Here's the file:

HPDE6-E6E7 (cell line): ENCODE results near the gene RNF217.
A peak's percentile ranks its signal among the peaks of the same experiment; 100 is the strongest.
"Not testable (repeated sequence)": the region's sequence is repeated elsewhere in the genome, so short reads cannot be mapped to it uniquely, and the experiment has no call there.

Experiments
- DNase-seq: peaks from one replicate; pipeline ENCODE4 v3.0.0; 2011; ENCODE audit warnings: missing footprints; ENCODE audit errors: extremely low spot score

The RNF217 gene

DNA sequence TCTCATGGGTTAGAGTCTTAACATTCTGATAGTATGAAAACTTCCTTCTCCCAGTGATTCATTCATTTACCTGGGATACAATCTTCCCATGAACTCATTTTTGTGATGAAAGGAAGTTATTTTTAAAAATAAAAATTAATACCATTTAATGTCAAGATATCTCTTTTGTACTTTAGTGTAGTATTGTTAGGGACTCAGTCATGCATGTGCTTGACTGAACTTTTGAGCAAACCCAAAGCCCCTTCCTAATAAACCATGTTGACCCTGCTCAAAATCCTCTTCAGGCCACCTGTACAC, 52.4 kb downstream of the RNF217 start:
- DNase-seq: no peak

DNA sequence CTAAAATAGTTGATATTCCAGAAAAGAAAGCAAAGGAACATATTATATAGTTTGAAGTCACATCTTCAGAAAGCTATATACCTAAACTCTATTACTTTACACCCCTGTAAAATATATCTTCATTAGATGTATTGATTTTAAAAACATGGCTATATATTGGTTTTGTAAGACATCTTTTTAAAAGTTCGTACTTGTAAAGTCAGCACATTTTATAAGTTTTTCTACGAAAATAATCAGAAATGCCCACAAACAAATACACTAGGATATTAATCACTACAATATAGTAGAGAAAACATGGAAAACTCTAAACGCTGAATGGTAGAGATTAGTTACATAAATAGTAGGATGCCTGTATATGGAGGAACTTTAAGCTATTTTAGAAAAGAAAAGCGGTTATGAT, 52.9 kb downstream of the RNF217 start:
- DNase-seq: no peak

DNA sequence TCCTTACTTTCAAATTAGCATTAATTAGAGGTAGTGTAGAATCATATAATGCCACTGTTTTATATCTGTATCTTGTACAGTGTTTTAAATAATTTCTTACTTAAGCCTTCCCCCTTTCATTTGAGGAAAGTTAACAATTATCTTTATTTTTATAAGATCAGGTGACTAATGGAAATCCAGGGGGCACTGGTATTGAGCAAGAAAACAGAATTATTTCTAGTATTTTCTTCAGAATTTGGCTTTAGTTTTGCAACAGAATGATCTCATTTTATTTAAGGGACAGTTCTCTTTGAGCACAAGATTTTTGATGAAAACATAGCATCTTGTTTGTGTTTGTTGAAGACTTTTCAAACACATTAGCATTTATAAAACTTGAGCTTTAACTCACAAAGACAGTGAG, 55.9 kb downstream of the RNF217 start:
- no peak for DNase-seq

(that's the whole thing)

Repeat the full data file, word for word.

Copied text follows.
HPDE6-E6E7 (cell line): ENCODE results near the gene RNF217.
A peak's percentile ranks its signal among the peaks of the same experiment; 100 is the strongest.
"Not testable (repeated sequence)": the region's sequence is repeated elsewhere in the genome, so short reads cannot be mapped to it uniquely, and the experiment has no call there.

Experiments
- DNase-seq: peaks from one replicate; pipeline ENCODE4 v3.0.0; 2011; ENCODE audit warnings: missing footprints; ENCODE audit errors: extremely low spot score

The RNF217 gene

DNA sequence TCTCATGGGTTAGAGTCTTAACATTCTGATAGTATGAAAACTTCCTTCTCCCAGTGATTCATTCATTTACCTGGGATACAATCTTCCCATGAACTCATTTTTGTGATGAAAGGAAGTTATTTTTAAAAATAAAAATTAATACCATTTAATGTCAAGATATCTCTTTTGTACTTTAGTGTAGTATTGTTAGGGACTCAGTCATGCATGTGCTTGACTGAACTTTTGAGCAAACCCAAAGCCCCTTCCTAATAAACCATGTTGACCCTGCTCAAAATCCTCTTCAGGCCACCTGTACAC, 52.4 kb downstream of the RNF217 start:
- DNase-seq: no peak

DNA sequence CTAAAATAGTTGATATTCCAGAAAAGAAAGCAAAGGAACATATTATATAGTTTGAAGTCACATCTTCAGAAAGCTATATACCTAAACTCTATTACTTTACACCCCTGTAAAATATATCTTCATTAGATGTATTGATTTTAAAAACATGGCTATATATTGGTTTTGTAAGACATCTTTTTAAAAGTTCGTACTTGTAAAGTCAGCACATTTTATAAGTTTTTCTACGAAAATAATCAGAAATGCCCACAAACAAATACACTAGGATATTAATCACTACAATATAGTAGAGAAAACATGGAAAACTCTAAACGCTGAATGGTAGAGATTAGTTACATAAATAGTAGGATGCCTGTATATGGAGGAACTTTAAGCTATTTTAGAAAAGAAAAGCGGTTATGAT, 52.9 kb downstream of the RNF217 start:
- DNase-seq: no peak

DNA sequence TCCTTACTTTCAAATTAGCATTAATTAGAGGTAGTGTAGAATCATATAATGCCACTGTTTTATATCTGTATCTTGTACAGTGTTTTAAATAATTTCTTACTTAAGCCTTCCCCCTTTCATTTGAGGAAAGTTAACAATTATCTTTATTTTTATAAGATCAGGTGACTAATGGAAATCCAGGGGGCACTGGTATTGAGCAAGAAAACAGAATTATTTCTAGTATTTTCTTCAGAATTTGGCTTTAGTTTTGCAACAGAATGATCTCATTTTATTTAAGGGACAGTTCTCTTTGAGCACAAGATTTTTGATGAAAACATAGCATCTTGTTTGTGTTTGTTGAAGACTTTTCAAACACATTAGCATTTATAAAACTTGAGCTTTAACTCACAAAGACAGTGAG, 55.9 kb downstream of the RNF217 start:
- no peak for DNase-seq